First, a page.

If Mayor William Bell were an ostrich, he’s one that certainly wouldn’t bury his head in the sand, former Alabama Supreme Court Justice Ralph Cook said as he introduced Bell at the State of the City address to the Kiwanis Club Tuesday afternoon.
“If you can see my tie, it contains images of ostriches with their heads both in and out of the sand,” Cook said. “Covering one’s head in the sand obstructs one from seeing the big picture. But I can tell you, [the mayor] is one that sees the big picture.”
During his address to the several hundred people gathered on the third floor of the Harbert Center, Bell spoke at length about the projects that have led to a resurgence of downtown Birmingham, such as the Birmingham CrossPlex, the recently completed Uptown district and the record attendance numbers at Regions Field.
Perhaps one of the more compelling announcements during the speech was a hint made by Bell of “a major expansion of a company right here in Birmingham Alabama.” He said that his office will announce the details of this expansion “in the next few days, if not weeks.”
When asked after the meeting if he could touch on any specifics, he said, “I can’t tell you that because it would give it away. But I will say it will be related to the automotive industry.”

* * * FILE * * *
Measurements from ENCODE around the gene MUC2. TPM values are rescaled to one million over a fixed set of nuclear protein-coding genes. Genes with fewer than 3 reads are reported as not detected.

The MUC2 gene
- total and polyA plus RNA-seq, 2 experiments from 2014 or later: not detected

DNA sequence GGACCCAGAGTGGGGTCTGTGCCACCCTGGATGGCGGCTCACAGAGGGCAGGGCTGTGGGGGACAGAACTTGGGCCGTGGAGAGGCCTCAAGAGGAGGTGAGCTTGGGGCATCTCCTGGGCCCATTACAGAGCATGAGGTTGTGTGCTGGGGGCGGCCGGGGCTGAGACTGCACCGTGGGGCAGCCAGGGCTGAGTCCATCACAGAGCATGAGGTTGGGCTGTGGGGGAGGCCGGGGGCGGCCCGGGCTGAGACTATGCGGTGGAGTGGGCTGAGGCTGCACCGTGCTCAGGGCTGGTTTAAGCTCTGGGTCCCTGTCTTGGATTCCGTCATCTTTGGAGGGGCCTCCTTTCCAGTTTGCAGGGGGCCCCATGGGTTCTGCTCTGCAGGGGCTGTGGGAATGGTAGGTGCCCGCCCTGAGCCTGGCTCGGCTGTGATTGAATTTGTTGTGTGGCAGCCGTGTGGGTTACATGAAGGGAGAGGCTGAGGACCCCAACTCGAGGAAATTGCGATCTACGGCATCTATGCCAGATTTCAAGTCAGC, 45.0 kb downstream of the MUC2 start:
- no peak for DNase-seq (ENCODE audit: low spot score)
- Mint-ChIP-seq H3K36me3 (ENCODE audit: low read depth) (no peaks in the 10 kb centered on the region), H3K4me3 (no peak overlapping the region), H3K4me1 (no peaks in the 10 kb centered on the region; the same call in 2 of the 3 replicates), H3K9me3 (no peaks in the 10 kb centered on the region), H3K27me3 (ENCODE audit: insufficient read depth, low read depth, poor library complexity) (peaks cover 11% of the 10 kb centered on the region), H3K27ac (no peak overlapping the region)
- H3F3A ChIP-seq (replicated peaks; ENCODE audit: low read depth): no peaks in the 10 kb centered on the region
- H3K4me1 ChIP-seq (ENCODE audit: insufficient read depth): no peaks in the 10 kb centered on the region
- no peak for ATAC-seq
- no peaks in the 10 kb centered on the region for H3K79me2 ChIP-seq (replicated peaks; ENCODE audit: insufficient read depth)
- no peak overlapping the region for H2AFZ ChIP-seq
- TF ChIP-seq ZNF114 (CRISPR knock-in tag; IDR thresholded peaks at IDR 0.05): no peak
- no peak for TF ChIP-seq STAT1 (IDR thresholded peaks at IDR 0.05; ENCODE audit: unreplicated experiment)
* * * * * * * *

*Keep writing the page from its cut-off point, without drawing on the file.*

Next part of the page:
The topic of UAB football was brought up after the speech when Bell was taking questions from the audience. A man from the audience asked, “Would you care to discuss the situation with UAB and the football program?” To which Bell responded jokingly, “No.”
He went on to say that UAB has and will continue to be an important economic engine for the city and that he was disappointed with the decision to do away with the football, bowling and rifle teams.
“It doesn’t help our image,” Bell said, mentioning that the city is still vying for the chance to host the 2021 World Games and that terminating any major athletic programs in the city may harm those chances.
It should come as no surprise that during his State of the City address, Bell highlighted many of the improvements that the city has seen over the last several years, noting that homicide rates last year were at a 50-year low. But there are still other challenges faced by his administration, he said.
“The biggest challenge is always financing and funding,” Bell said when asked about the biggest challenge facing his office over the course of the next year. “We want to make sure that the money we do have is used to the best interest of the community. We hope to generate new opportunities with the money we do spend.”
Birmingham City Council President Johnathan Austin said after the meeting, “Everything the mayor said was wonderful. The city has overcome so many different hurdles over the last several years, particularly the last five years.”
Austin noted the strides that both the city council and the mayor’s office have made to work together since Bell’s second term began in 2013, and the positive impact they have made on the city.
“Since his second term, the council really wanted to focus on its internal operations so we could be more effective as a team and establish a better working relationship with the mayor’s office,” Austin said to reporters after the mayor’s speech.
In the spirit of cooperation, Bell touched on the importance of Birmingham reaching out to surrounding municipalities and put a stop to the “endless competition of dragging each other down.”
As Bell put it, “What’s good for Birmingham is good for us all.”